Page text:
A juror who declared he had "zero interest" in a trial and was called out for appearing to sleep during proceedings has been fined £400.
Ian Higgins was selected for jury duty in September but was said to have "expressed displeasure" at having to attend court in a telephone call a day before the ballot.
As the trial got under way, Higgins told the macer, other jurors and substitutes he had "zero interest" in the case as he did not want to be there, adding: "You will not get my attention at no point."
Having been spoken to by the clerk, who explained he did not have valid reasons to be excused and that the trial would be relatively short, Higgins replied: "That's fine but I just want to highlight to you that I have zero interest. I will just sit there like a statue."
While the indictment was being read to the court, the clerk had to pause twice as Higgins "appeared to be sleeping".
Both the prosecution and defence teams pointed out he made a "deliberate show of closing his eyes as if he was not participating" and called for him to be replaced by a substitute.
Higgins was dismissed from the jury and charged with contempt of court, due to his refusal to carry out the duties required of a juror.
He pleaded guilty and was sentenced at the High Court in Glasgow on Monday.
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Judge Young said: "The role of the juror does not simply require presence at court. It also requires participation in the trial process.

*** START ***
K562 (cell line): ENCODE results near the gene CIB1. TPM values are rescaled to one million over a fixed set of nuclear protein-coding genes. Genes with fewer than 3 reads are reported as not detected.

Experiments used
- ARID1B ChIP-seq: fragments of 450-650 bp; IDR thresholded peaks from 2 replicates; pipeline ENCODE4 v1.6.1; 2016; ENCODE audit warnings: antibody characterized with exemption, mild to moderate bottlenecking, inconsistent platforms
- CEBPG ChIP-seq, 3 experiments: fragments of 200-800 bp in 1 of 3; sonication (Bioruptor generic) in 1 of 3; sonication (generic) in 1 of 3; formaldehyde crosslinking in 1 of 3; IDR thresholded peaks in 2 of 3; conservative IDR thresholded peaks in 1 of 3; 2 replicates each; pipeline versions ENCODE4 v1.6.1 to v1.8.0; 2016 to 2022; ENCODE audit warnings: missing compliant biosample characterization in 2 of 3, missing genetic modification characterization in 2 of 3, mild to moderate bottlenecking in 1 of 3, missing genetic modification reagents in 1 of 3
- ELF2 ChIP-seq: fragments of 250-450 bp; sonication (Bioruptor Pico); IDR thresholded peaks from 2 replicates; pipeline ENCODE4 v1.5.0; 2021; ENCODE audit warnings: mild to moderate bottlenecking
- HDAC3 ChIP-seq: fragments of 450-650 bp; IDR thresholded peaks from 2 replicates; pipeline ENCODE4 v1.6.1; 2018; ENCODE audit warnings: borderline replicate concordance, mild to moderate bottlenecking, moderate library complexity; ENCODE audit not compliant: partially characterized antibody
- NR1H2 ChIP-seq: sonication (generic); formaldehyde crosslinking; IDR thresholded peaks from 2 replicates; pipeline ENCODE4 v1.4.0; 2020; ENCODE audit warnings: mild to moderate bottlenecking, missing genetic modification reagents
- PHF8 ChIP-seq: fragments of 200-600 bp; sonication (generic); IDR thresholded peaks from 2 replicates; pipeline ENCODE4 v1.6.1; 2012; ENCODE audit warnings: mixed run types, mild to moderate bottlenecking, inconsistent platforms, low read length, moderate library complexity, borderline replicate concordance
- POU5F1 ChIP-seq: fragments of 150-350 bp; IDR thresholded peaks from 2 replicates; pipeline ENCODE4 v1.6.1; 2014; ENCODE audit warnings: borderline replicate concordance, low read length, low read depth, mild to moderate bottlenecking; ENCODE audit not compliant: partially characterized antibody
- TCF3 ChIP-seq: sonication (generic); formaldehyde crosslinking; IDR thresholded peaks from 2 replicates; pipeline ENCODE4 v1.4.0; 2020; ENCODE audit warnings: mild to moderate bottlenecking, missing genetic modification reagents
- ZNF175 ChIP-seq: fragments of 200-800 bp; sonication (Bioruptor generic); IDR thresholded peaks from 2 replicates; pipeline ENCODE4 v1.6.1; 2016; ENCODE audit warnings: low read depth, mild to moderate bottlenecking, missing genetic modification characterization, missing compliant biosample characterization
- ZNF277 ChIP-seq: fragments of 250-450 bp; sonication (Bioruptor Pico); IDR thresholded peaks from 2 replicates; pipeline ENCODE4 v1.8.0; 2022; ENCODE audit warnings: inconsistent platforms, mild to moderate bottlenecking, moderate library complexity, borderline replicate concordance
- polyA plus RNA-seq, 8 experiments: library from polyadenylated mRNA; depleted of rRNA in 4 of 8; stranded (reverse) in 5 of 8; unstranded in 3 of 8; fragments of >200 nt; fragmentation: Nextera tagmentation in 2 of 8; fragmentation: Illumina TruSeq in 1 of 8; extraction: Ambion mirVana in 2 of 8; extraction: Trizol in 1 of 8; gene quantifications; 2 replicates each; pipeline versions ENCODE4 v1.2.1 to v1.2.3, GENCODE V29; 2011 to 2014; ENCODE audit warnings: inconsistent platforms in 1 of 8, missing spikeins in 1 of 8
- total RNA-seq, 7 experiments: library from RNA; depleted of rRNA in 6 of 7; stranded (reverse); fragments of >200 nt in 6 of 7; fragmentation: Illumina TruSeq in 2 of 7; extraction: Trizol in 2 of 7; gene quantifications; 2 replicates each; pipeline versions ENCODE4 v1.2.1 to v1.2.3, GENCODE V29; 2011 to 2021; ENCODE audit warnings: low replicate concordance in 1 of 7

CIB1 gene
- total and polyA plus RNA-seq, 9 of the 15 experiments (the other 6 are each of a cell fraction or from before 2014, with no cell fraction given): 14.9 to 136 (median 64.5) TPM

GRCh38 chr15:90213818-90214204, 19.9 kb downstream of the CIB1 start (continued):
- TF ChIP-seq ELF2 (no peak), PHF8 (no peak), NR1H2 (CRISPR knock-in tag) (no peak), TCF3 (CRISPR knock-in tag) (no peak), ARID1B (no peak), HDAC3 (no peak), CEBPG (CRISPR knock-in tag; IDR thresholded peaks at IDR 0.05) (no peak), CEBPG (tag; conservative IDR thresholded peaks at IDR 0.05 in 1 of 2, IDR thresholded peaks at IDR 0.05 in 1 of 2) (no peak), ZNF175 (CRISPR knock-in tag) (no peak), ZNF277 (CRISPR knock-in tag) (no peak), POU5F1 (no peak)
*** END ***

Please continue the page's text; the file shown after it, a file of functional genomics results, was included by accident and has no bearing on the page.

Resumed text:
"This involves listening to the evidence, speeches and legal directions, participating in the deliberations, and voting on a verdict.
"A juror who sits like a statue and does not give his attention is not carrying out the duties of a juror. He is therefore thwarting the administration of justice.
"His actions are deliberately directed at and threaten to interfere with the authority of the court and the administration of justice."
'This cannot be regarded as a single spontaneous comment'
The trial, which included a charge of rape, lasted a week, with Judge Young praising the substitute juror who "did not shirk her responsibility".
The judge noted: "Your behaviour had twice been drawn to the attention of those present in court, but you did not either change the way you behaved or offer any explanation.
"This cannot be regarded as a single spontaneous comment that you immediately regretted. This was a stance that you adopted and expressed throughout your appearance at court."
In mitigation, Higgins was said to have been experiencing issues with his mental health after the breakdown of a long-term relationship and had been prescribed medication by his GP.
It was further stated that the nature of the charges when read out in court triggered memories of events in the personal life of someone close to him.
However, Judge Young highlighted that Higgins chose not to mention this to court staff.
He added: "Individual decisions on whether jurors can be excused are made on a case-by-case basis.
"However, the two matters that you have now raised would at the very least have been matters that court staff and the judge would have considered carefully if they had been disclosed.
"Instead, by your own account, you repeatedly chose to conceal the true reasons for your reluctance. You repeatedly gave false reasons and acted in court in a way that aroused concern.
"Be clear about this: it is not contempt of court for a person to be genuinely unable to sit as a juror in a particular trial. This is a common occurrence.
"Instead, it is your deliberate and repeated behaviour, including statements that you now say were false, made openly in front of the other jurors, that brings about these contempt proceedings."